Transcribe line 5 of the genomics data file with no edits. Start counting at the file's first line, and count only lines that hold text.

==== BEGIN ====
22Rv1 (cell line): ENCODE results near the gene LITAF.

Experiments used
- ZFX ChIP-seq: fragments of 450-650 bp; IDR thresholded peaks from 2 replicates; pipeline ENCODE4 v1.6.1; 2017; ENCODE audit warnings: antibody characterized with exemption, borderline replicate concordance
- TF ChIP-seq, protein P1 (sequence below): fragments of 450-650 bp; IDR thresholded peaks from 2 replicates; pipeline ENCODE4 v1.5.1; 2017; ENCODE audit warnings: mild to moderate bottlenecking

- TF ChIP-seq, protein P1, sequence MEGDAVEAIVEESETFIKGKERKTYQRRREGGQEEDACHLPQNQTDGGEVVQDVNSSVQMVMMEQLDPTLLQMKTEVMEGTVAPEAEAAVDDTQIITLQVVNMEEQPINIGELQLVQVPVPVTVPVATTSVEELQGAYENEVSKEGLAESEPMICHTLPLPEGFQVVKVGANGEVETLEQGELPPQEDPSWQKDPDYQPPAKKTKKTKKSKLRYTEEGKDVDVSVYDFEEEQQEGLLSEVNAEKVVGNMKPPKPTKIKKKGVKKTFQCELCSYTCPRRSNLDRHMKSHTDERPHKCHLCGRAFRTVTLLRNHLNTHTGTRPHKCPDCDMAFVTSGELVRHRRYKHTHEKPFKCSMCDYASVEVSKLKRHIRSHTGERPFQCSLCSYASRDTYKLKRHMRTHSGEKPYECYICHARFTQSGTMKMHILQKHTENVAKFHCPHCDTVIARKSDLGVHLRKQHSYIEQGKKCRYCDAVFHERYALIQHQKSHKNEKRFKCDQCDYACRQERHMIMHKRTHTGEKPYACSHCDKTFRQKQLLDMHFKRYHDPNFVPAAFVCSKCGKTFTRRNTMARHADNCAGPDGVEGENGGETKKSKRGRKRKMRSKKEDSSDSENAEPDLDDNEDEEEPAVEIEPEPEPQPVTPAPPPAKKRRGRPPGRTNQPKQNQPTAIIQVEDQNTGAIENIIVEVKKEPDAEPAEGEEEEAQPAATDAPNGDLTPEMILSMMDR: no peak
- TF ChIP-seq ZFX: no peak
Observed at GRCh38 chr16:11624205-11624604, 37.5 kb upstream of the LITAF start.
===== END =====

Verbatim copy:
- TF ChIP-seq, protein P1, sequence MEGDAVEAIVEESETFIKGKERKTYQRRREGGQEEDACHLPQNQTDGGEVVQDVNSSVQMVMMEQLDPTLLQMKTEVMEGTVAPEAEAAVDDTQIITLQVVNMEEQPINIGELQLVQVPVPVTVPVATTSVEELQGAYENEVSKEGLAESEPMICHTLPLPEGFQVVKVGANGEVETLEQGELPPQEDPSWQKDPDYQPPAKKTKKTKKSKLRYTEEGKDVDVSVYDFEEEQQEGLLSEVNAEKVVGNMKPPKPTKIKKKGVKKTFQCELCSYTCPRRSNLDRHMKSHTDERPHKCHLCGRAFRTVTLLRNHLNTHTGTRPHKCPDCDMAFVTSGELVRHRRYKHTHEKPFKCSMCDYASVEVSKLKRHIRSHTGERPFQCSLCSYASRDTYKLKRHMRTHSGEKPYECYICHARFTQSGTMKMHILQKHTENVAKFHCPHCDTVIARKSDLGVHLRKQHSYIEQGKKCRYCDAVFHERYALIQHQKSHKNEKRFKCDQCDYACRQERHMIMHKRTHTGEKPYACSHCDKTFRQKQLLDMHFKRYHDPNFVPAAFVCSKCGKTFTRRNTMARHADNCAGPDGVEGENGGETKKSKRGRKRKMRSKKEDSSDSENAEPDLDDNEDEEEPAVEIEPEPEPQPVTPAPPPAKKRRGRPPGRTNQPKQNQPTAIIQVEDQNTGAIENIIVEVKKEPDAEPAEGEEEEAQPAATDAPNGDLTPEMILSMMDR: no peak